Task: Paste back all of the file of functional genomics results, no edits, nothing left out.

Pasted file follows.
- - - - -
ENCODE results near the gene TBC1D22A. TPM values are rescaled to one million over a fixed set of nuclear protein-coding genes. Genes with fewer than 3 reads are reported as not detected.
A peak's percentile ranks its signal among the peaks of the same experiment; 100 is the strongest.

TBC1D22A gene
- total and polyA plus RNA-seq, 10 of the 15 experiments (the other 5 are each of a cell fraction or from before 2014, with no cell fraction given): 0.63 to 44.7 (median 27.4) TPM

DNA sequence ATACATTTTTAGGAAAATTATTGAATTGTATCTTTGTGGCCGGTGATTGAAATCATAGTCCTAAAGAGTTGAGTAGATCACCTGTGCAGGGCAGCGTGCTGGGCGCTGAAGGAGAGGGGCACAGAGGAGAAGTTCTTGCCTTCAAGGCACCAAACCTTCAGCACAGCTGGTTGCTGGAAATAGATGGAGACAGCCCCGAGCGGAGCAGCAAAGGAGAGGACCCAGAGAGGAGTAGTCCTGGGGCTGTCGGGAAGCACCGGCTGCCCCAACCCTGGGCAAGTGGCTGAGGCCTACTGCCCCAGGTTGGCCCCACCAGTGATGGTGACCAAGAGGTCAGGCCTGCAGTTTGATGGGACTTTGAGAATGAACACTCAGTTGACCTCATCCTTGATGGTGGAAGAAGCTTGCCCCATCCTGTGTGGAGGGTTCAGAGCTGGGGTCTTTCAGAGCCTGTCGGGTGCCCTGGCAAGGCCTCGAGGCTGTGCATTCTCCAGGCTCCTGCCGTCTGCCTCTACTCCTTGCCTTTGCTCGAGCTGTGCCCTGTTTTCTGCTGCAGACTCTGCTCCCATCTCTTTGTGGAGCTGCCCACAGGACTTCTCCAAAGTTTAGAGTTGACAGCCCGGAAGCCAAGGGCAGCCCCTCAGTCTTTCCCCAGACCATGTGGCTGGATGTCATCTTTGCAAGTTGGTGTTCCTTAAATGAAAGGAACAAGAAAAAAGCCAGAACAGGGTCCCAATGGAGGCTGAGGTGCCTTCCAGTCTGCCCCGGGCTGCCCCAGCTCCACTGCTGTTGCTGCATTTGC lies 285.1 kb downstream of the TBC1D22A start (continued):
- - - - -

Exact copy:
ENCODE results near the gene TBC1D22A. TPM values are rescaled to one million over a fixed set of nuclear protein-coding genes. Genes with fewer than 3 reads are reported as not detected.
A peak's percentile ranks its signal among the peaks of the same experiment; 100 is the strongest.

TBC1D22A gene
- total and polyA plus RNA-seq, 10 of the 15 experiments (the other 5 are each of a cell fraction or from before 2014, with no cell fraction given): 0.63 to 44.7 (median 27.4) TPM

DNA sequence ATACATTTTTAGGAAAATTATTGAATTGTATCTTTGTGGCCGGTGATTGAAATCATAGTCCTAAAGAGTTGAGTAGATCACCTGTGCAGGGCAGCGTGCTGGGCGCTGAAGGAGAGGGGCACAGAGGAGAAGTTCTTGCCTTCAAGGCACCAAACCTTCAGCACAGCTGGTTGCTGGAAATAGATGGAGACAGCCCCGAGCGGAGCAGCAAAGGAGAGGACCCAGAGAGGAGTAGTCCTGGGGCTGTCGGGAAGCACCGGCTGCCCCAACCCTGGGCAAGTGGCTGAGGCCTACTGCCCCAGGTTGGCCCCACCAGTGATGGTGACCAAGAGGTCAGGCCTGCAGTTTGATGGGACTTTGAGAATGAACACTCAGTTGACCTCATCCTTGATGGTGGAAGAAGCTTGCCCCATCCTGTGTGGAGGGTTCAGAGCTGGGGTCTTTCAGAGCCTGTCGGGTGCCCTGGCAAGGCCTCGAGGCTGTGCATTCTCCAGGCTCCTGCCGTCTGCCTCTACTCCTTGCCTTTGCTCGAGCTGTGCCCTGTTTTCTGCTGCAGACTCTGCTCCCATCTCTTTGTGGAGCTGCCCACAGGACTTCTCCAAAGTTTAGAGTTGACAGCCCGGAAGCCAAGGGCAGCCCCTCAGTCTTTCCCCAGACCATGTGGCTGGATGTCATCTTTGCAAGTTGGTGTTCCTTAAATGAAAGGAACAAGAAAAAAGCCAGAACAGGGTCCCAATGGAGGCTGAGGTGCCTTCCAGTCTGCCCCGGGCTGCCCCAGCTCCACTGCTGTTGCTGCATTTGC lies 285.1 kb downstream of the TBC1D22A start (continued):